Exploring the advances in using social media data for conservation science
Convened by: Tuuli Toivonen, Enrico Di Minin, Anna Hausmann, Christoph Fink, Vuokko Heikinheimo, Henrikki Tenkanen, Tuomo Hiippala
Understanding complex human-environment interactions underpins successful conservation of biodiversity and ecosystem services. In addition to active data collection campaigns, a wealth of user-generated content available from different social media platforms can provide information useful for conservation. Location-based social media may reveal interesting patterns of nature recreation, or areas where human activities and observations might be detrimental. We have shown that social media data reveals spatial and temporal patterns of visitors in national parks and tells about the activities and preferences of people (1-3). Furthermore, we are now using advanced machine learning methods to automatically identify content pertaining illegal wildlife trade on social media (4). However, further exploration of efficient analysis methods, sources of bias and ethical questions are needed in order to leverage the full potential of social media data in conservation science and practice. Also new applications are yet to be discovered.
Our workshop is based on group discussions and aims at building knowledge-base and exchange of ideas on (i) what kind of information can be retrieved from social media platforms, (ii) how social media data analysis could benefit conservation science and planetary wellbeing (iii) what is the state-of-the art in advanced social media data analysis and (iv) what are the potential of these approaches for real-world conservation challenges.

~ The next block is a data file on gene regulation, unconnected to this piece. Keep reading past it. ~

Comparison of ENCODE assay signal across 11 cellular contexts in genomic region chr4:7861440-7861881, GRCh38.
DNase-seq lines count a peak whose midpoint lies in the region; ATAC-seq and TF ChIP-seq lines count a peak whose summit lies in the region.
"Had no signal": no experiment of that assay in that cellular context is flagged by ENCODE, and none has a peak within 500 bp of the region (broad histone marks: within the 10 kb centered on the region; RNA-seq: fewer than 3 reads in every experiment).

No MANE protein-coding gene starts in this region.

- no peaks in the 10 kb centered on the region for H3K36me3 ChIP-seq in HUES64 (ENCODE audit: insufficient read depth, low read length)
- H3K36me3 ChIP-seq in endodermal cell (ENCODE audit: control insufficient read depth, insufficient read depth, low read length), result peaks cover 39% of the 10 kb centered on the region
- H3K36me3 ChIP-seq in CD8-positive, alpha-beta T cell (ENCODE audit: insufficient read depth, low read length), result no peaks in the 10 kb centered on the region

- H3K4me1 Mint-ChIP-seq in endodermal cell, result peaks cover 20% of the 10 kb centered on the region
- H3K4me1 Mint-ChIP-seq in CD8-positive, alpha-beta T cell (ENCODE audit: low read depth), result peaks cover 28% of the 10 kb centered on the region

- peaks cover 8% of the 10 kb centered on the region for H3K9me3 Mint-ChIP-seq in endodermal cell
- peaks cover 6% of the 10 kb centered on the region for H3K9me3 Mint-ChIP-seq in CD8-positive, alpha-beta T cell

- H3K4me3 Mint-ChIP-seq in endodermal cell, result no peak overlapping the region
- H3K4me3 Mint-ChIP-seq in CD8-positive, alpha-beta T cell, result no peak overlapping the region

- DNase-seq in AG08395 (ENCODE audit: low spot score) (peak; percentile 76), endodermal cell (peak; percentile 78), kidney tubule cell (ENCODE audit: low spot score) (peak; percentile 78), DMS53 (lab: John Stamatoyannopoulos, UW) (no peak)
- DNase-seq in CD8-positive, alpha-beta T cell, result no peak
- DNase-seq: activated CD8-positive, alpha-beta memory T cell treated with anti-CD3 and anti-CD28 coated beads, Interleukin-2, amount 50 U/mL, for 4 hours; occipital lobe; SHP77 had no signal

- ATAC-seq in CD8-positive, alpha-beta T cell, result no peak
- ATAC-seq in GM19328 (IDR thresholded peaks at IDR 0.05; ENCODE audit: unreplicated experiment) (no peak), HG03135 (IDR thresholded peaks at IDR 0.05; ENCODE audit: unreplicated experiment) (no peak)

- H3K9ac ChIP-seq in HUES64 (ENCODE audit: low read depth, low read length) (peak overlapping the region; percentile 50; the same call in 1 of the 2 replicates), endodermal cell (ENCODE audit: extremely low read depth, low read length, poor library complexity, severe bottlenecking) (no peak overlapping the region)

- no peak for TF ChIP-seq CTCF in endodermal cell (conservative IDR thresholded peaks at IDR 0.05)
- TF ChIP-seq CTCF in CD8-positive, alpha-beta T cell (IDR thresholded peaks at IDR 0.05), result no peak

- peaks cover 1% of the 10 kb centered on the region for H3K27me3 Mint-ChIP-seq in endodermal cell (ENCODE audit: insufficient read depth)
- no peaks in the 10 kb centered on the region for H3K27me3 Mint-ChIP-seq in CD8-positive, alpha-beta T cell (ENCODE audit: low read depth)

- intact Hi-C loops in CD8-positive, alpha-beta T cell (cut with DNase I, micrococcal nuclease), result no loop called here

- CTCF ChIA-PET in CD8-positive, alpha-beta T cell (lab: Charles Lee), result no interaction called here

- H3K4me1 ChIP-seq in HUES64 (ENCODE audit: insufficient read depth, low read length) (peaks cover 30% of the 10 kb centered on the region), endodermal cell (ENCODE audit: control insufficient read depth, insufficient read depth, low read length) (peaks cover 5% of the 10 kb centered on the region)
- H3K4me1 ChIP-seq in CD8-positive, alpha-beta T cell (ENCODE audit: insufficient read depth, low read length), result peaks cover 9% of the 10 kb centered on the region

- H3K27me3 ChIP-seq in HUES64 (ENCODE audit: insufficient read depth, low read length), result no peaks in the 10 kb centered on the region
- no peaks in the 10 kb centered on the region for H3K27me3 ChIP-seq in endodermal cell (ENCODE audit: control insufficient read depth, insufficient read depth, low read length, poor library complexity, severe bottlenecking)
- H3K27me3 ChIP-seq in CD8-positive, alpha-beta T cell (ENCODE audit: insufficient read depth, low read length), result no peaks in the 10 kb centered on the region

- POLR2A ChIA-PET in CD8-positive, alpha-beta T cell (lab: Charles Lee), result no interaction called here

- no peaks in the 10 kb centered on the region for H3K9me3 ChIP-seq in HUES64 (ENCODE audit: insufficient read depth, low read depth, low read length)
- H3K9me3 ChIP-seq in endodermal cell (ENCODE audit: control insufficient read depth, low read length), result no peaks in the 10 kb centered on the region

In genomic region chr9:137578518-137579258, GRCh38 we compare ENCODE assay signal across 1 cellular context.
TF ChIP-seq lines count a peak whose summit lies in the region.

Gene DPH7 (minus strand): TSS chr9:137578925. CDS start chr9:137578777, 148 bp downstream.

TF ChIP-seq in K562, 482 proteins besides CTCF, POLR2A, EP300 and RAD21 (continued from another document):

The workshop is organized by two interrelated research projects at the Digital Geography Lab, University of Helsinki: Social Media for Conservation Science -project and the Illegal Wildlife Trade -project. We welcome conservation scientists and practitioners interested in recent advances and possibilities of social media data analysis to the workshop. Prior to the event, we ask the participants to take a look at the background material online (www.helsinki.fi/en/researchgroups/digital-geography-lab/eccb2018-workshop).
1. Tenkanen, H., Di Minin, E., Heikinheimo, V., Hausmann, A., Herbst, M., Kajala, L., Toivonen, T., 2017. Instagram, Flickr, or Twitter: Assessing the usability of social media data for visitor monitoring in protected areas. Sci. Rep. 7. doi:10.1038/s41598-017-18007-4
2. Hausmann, A., Toivonen, T., Slotow, R., Tenkanen, H., Moilanen, A., Heikinheimo, V., Di Minin, E., 2017. Social Media Data Can Be Used to Understand Tourists’ Preferences for Nature-Based Experiences in Protected Areas. Conserv. Lett. doi:10.1111/conl.12343
3. Heikinheimo, V., Di Minin, E., Tenkanen, H., Hausmann, A., Erkkonen, J., Toivonen, T., 2017. User-generated geographic information for visitor monitoring in a national park: A comparison of social media data and visitor survey. ISPRS Int. J. Geo-Inf. 6. doi:10.3390/ijgi6030085
4. Di Minin, E., Fink, C., Tenkanen, H., Hiippala, T., 2018. Machine learning for tracking illegal wildlife trade on social media. Nat. Ecol. Evol. 1. doi:10.1038/s41559-018-0466-x